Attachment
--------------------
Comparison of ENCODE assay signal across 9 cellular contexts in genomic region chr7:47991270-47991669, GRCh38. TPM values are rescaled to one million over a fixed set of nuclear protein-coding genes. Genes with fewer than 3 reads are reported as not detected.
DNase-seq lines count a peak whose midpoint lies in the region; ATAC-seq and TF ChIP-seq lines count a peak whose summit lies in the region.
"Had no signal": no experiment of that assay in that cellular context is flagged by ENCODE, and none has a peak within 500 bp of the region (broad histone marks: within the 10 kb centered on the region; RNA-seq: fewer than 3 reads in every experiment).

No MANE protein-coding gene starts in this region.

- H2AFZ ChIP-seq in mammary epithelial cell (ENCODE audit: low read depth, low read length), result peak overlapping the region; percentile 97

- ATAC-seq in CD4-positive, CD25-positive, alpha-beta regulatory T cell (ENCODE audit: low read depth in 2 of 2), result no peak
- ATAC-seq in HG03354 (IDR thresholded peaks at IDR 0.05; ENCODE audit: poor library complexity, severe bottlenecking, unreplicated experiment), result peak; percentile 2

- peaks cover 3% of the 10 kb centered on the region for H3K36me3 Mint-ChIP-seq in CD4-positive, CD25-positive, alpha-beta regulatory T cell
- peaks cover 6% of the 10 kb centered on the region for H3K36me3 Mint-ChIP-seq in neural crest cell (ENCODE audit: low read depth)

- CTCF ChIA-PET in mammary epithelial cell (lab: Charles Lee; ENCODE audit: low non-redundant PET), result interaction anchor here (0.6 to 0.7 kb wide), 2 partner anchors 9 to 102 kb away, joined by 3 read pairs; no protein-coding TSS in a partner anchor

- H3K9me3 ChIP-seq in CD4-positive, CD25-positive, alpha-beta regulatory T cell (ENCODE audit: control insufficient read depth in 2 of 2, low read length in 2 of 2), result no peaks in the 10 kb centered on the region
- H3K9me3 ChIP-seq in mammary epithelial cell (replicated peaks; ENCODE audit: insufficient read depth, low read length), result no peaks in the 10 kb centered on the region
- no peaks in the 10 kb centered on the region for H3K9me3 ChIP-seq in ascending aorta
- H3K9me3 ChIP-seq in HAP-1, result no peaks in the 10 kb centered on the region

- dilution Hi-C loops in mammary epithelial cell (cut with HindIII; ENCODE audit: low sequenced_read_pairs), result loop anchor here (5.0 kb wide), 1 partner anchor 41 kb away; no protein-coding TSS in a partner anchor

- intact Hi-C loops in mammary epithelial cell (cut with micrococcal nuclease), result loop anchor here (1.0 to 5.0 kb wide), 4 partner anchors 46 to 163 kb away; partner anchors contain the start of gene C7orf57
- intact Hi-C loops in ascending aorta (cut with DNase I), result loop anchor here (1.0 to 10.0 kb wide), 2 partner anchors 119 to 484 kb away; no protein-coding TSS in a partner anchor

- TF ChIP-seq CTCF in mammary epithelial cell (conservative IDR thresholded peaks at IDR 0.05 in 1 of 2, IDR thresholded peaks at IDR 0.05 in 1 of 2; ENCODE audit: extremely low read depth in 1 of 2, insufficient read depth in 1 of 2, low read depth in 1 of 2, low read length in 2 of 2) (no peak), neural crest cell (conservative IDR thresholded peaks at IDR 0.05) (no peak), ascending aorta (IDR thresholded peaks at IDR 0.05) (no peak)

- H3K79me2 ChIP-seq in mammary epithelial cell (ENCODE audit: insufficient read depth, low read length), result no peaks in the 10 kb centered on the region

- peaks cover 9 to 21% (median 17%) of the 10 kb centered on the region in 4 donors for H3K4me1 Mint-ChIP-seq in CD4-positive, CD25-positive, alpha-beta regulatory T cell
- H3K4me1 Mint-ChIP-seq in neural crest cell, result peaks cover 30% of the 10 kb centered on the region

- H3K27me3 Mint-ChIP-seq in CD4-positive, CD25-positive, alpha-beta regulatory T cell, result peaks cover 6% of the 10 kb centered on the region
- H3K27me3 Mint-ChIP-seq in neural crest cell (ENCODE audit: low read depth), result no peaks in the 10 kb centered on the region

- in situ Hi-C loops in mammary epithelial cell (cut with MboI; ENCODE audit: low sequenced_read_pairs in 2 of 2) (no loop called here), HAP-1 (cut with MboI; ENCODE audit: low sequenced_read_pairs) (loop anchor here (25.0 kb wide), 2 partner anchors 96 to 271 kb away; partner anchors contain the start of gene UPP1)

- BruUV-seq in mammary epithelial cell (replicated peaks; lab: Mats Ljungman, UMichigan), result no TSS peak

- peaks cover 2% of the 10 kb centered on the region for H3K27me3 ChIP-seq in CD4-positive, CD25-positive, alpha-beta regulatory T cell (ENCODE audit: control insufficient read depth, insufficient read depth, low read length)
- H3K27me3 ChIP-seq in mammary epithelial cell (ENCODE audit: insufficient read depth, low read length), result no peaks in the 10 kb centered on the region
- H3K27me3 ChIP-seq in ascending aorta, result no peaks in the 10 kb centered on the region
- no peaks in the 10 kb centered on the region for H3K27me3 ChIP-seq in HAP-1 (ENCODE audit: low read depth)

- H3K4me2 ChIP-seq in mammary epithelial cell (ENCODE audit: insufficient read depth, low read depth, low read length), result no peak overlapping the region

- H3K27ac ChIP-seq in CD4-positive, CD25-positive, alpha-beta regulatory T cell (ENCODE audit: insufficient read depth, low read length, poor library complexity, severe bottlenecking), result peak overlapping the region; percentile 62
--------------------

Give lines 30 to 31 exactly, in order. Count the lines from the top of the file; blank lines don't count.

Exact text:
- H3K4me2 ChIP-seq in mammary epithelial cell (ENCODE audit: insufficient read depth, low read depth, low read length), result no peak overlapping the region

- H3K27ac ChIP-seq in CD4-positive, CD25-positive, alpha-beta regulatory T cell (ENCODE audit: insufficient read depth, low read length, poor library complexity, severe bottlenecking), result peak overlapping the region; percentile 62